as important because it could add legitimacy and encourage wider NGO participation.
Humanitarian Assistance: Relief Operations.
Background. Until it was suspended on the eve of war, U.N. and other
humanitarian agencies were providing aid to Iraq through the OFFP, which used
revenue from Iraqi oil sales to buy food and medicines for the civilian population.85
Sixty percent of Iraq’s estimated population of 24 to 27 million were receiving
monthly food distributions under the OFFP. Prior to the war, sources said the
average Iraqi had food supplies lasting a few months, but food security remains
uncertain, just as the amount of food stored in OFFP warehouses is also unclear.86
WFP officials argue that while food may not be an issue at the moment, supplies
need to be entering the country now in order to prevent a crisis in a few weeks.87
Contingency Preparations. In the weeks leading up to the war, aid
organizations planned for humanitarian needs amid great uncertainty about
conditions in the aftermath of conflict.88 They report that emergency supplies such
as water, food, medicine, shelter materials, and hygiene kits are in place in countries
bordering Iraq. While some argued initially that there was still a huge shortfall of
resources and funding available for humanitarian assistance, the fact that the borders
have remained quiet has allowed more time for further preparation. Although
population movements now appear less likely, there were concerns about the
absorptive capacity of neighboring countries, whether they could provide adequately
for these populations, and the impact of refugee flows on stability in the region. Iran,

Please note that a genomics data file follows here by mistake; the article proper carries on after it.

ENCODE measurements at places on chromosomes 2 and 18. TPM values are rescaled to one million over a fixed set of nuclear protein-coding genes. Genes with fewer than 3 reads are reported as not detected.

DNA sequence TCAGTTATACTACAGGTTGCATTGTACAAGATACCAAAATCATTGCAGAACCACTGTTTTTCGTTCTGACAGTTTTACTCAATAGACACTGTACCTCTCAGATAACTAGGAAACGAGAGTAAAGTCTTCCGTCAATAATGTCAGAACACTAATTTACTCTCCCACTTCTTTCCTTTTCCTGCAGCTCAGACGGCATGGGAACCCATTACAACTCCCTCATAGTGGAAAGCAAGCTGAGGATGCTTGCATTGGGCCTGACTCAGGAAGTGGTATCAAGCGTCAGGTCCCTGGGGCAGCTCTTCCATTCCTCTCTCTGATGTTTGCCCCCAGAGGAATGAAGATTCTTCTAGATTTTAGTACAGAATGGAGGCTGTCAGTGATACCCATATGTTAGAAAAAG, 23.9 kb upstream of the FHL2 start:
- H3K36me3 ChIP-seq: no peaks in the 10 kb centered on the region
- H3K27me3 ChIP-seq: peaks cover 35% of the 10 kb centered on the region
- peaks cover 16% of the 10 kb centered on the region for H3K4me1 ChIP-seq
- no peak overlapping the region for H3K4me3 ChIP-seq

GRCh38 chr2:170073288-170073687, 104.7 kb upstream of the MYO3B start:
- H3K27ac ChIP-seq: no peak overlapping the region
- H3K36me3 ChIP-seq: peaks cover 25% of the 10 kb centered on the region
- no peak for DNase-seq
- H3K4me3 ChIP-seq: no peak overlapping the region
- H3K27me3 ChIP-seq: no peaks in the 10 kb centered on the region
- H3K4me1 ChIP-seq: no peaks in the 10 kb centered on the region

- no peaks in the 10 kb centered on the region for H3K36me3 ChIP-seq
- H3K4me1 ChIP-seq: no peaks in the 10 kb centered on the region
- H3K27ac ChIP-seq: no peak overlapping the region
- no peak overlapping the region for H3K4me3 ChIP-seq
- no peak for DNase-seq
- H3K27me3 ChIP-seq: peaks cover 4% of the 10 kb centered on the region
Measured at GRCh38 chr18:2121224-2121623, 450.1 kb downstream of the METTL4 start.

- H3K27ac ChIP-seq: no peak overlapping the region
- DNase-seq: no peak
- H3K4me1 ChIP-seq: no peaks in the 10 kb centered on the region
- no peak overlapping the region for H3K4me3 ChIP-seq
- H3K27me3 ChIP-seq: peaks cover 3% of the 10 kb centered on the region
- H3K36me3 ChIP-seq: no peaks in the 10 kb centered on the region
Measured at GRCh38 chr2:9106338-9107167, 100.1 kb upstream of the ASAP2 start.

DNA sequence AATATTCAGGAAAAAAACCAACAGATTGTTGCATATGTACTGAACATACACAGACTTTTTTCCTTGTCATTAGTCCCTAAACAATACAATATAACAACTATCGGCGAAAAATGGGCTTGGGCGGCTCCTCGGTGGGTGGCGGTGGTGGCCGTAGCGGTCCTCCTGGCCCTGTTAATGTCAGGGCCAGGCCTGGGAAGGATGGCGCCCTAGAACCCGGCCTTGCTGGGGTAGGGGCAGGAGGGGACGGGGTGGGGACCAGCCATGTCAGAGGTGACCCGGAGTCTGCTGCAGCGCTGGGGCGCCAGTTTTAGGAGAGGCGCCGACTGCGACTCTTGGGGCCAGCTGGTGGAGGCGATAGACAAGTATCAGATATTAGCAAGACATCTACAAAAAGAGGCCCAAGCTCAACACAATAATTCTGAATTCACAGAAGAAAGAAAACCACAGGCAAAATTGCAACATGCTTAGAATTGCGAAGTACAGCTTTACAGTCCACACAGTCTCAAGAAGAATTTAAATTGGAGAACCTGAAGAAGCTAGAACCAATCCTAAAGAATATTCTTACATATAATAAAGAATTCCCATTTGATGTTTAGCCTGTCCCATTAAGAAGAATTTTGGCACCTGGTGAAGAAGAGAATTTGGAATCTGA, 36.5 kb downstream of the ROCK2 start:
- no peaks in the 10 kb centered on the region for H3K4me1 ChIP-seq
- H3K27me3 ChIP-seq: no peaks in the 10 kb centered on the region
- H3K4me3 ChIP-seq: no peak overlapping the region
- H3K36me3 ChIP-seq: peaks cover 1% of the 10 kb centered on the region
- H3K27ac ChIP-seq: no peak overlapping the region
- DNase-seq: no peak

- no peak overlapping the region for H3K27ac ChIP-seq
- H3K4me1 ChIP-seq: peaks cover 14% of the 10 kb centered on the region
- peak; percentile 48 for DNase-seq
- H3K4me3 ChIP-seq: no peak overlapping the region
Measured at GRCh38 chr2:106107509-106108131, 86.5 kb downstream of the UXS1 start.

Turkey, Jordan, Syria, Saudi Arabia, and Kuwait have all publicly stated that they
will prevent refugees from entering their countries, although each has continued to
make preparations for assistance either within Iraq’s borders or at transit areas at
border crossing points. The U.N. Humanitarian Coordinator in Iraq, Ramiro Lopez
da Silva, has set up an interim logistics hub in Cyprus. Although NGOs have also
been putting together plans, the absence of international organizations and NGOs
with experience operating in and around Iraq means there are few networks in place
and some concern over the implementation of relief operations.
Current Operating Environment. The war is destroying critical
infrastructure, disrupting delivery of basic services and food supplies, and affecting
the humanitarian situation inside Iraq. So far it has not reached the crisis levels
predicted before the start of hostilities. Widespread hunger and massive population
movements have not materialized. Still, lack of electricity, water shortages,
inadequate sanitation, and greatly reduced medical care are creating hardship for
85 For more information about the Oil-for-Food Program (OFFP), see CRS Report RL30472,
Iraq: Oil-for-Food Program, International Sanctions, and Illicit Trade.
86 “Iraq: UNOIP Weekly Update,” UN Office of the Iraq Program, April 15, 2003.
87 “Iraq: Food Aid Positioned, Awaiting Improved Security,” UNOCHA-IRIN, April 14,
88 “Agencies Fear Consequences But Plan for War in Iraq; Iraq Stocks up Food Ahead of
Possible US War.” Turkish Daily News, December 27, 2002.
many. The humanitarian situation continues to evolve as the war progresses. The
amount of assistance that is ultimately needed will obviously depend on the nature
and duration of the conflict. The United Nations reportedly expects that nearly 40%
of the Iraqi population could require food assistance within weeks.89